A Robin Man: All Joined Up: Everything Good.

We can't read and we can't write,
But that don't really matterrrrr,
We all come from CHELTENHAMSHIRE,
and we can drive a tractorrrr, 
Ooh Arrr, Ooh Arrr,
Ooh Arrr, Ooh Arrr, Ooh Arrr,
CHELTENHAMSHIRE LA LA LA,
CHELTENHAMSHIRE LA LA LA,
CHELTENHAMSHIRE LA LA LA,
CHELTENHAMSHIRE LA LA LA...
The above are the lyrics to the " Tractor Song " as sung by Cheltenham  football fans. The Late Derek Goddard admitted to shedding  a few tears when he heard it during a play-off final in 2002 when Cheltenham Town gained promotion To League 1.

He was the sport's writer for the the Gloucestershire Echo. A position he occupied for over forty years  He saw the change during this time from ' hot metal ' printing to a full computerisation process. He had a preference for the older method, which he  claimed allowed  more colleague interaction and, of course smoking at his desk.

He covered home and away matches  for Cheltenham Town ( The Robins ,) from 1963 until his retirement in 2006. He saw eighteen managers come and go and hardly ever missed a match. His reports were extremely cogent and erudite in nature. He never pulled his punches and was always honest with his assessment. He was often to be seen at his desk typing reports late at night, following mid-week away games.

 I knew Derek through a spell of working at the Echo and at lunchtimes at 'The Bays," his favourite watering hole and restaurant . He was very easy to engage in conversation making his views forthright, in keeping with his journalistic style. He was very proud of his two daughters; but never emotionally recovered from his divorce twenty or so years'  ago.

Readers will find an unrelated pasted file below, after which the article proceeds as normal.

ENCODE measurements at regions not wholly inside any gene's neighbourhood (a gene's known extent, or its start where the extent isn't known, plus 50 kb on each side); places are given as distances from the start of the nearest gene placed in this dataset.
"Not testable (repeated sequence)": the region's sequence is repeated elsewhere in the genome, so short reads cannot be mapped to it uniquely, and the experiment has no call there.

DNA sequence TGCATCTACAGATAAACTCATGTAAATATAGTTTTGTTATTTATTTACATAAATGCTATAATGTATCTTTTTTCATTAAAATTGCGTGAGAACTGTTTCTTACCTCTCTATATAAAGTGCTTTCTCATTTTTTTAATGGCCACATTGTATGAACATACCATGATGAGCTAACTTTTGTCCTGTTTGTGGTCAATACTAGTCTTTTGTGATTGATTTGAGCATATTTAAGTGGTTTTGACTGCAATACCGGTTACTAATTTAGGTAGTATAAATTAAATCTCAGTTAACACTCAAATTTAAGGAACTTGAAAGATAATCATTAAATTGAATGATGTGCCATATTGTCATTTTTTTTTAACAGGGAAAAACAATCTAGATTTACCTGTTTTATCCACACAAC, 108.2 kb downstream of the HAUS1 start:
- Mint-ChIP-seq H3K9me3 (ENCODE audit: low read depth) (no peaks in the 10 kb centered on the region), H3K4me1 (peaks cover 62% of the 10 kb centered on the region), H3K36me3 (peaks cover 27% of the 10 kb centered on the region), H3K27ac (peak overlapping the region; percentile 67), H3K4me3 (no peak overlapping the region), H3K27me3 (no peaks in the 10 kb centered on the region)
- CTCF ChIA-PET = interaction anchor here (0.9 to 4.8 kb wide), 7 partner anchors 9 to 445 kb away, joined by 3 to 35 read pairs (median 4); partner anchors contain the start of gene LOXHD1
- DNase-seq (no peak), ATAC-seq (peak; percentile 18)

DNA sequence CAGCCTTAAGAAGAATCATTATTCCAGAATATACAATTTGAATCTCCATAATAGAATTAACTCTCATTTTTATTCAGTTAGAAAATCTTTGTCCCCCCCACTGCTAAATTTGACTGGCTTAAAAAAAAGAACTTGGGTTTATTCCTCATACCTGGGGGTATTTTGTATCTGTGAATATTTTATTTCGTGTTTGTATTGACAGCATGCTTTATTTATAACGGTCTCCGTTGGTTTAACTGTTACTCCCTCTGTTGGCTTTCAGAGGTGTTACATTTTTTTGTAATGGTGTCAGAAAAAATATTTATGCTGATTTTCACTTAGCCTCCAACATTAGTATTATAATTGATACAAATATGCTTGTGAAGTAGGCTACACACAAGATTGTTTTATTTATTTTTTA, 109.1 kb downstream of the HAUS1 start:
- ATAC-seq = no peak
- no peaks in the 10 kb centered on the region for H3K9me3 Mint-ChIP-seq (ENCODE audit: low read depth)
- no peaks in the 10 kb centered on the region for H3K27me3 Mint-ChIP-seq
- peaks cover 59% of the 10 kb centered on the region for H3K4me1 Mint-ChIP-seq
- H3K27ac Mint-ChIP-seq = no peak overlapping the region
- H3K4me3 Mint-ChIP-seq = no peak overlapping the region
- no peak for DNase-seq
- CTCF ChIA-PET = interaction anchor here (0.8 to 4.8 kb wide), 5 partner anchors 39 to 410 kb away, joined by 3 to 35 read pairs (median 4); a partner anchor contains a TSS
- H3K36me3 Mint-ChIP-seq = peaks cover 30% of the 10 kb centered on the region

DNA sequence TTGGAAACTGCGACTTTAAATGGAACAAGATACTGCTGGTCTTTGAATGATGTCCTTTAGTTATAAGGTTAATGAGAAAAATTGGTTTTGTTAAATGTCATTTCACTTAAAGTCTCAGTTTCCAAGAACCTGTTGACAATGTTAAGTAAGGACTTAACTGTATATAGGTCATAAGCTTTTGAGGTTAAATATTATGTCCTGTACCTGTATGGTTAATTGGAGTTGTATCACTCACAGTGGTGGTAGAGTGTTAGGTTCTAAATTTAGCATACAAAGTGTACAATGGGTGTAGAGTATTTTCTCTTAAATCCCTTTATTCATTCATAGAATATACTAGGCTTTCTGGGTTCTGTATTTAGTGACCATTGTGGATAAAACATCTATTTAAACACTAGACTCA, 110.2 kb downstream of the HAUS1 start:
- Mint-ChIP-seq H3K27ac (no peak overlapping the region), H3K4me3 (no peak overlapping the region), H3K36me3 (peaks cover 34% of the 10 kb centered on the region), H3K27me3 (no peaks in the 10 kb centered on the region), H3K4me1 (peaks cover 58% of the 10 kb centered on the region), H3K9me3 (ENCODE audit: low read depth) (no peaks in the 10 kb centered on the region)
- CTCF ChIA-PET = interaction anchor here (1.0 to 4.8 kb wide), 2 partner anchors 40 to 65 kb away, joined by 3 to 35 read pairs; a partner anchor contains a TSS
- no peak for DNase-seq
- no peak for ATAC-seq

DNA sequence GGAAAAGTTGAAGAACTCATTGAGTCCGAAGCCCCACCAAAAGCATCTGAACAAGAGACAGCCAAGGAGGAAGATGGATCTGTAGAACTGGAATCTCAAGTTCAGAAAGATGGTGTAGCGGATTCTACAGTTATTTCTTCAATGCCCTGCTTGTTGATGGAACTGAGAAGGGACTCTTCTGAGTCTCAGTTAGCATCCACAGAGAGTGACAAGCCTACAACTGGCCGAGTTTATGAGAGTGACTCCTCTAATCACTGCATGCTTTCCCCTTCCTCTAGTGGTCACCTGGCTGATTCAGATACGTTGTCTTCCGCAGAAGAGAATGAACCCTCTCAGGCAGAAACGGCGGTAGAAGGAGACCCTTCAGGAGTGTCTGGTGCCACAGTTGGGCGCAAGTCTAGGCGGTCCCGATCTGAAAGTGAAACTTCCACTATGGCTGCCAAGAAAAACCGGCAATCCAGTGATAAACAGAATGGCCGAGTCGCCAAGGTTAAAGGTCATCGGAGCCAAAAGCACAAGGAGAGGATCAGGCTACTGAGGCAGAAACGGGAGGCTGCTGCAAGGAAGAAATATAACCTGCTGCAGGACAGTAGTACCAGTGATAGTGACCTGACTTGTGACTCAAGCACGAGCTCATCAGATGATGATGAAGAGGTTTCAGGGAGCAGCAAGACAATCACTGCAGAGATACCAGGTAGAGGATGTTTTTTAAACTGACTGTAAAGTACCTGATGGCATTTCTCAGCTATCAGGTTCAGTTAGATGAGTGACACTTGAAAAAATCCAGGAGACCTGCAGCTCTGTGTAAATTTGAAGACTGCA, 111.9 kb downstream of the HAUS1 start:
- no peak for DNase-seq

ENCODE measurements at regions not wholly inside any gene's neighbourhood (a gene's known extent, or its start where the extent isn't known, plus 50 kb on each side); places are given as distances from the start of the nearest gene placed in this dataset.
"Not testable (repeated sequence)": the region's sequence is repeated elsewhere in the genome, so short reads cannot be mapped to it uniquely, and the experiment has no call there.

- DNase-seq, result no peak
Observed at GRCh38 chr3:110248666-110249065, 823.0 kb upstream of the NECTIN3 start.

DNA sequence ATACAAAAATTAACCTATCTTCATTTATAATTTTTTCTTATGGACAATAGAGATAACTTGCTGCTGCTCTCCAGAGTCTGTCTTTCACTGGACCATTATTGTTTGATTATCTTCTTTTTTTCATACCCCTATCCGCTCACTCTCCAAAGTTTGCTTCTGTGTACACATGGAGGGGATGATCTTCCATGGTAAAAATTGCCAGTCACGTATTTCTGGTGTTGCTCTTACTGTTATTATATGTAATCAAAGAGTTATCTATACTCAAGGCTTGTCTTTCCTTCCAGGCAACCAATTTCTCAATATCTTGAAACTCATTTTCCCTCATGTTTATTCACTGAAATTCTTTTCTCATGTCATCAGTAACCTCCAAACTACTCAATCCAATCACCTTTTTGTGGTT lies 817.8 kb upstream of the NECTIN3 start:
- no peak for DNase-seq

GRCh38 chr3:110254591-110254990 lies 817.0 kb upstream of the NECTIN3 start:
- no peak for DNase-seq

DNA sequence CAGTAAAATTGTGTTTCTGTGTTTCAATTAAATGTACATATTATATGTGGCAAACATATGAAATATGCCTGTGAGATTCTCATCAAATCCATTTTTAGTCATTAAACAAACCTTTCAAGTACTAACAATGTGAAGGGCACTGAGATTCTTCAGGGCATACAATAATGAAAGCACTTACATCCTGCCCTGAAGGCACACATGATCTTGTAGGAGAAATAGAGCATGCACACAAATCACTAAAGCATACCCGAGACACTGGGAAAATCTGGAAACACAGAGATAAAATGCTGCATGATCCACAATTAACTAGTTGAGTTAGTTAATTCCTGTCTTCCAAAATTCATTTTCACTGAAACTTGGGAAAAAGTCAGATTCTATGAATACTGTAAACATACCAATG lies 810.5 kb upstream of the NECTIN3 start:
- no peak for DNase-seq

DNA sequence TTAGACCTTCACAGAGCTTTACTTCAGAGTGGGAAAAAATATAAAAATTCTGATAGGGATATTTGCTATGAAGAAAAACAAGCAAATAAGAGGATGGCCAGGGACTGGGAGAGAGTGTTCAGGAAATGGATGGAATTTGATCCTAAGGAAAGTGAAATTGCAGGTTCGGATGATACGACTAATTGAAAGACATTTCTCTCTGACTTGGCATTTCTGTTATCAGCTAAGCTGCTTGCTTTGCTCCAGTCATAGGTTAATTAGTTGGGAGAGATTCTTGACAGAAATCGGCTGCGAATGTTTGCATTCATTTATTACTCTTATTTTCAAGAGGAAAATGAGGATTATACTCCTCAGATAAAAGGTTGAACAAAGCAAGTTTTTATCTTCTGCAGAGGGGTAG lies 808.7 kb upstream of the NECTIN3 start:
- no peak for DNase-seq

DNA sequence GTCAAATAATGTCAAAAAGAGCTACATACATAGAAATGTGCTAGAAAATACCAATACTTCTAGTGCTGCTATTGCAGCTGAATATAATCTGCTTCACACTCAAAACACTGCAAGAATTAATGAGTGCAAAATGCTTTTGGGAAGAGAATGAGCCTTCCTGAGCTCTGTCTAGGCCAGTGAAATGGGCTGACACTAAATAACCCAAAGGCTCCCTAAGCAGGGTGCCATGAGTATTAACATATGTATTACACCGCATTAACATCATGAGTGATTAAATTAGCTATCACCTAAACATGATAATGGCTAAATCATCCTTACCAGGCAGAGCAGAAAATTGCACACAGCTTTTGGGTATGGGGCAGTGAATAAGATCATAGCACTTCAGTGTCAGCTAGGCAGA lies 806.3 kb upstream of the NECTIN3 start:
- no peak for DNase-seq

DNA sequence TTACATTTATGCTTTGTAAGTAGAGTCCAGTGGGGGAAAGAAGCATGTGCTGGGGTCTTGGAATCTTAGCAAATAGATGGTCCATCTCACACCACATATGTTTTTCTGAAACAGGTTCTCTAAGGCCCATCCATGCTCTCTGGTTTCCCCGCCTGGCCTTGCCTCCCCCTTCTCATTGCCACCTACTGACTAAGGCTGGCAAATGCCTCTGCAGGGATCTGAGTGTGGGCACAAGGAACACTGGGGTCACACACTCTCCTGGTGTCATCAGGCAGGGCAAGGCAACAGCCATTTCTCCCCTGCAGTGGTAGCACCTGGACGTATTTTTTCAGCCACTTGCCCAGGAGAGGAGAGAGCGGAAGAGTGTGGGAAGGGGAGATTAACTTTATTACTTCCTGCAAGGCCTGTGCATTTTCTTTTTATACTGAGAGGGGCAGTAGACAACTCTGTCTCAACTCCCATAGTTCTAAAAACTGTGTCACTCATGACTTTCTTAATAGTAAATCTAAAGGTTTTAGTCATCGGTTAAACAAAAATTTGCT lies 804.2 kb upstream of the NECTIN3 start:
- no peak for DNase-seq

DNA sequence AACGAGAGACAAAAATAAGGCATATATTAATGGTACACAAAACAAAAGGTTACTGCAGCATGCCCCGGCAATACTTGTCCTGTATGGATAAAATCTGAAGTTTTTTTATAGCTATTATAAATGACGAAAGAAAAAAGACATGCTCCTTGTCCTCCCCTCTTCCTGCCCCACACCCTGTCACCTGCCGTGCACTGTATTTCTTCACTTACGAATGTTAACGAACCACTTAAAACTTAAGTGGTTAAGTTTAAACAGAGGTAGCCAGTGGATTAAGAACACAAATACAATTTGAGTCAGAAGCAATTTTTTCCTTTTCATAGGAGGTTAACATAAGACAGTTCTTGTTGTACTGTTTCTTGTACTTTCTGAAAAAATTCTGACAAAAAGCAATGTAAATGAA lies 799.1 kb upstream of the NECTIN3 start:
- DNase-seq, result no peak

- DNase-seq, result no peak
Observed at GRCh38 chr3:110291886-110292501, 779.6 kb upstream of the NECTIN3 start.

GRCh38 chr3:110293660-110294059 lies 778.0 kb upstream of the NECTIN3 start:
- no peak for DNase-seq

I should also mention that he diligently covered Gloucestershire Cricket Festival at Cheltenham each summer.

But it was The Robins, who claimed his heart. He worked tirelessly selling raffle tickets each week for the club and in doing so raised thousands of pounds. His trouser pockets literally bulged with all the stubs attached by elastic bands causing his trousers to quickly lose shape.

When he retired, he was presented with an honorary life membership of Cheltenham Town and thus it was entirely appropriate that last Saturday at the Robins home match with Burton he was given a minute clap. Well done Robins and well done Derek. I will miss him. A true ' one off the block.'  R.I.P.


Photograph from the Echo ( 9/2 )

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Ask a person aged 25 years or younger what you used a car choke for and they would probably give you a blank look. The last decade has used chipped engine management systems  to control optimum  engine performance. This combined with ABS ( automatic braking system) power steering, electric windows, rain and now parking sensors show some of the changes in automotive products.

Chips have become progressively cheaper and more powerful  and importantly, cost effective to include in every day motor vehicles.

In the '90s when the web was introduced, mostly via desktops about one billion people became connected to the internet. By the 2000's with the advent of smart phones another billion went online.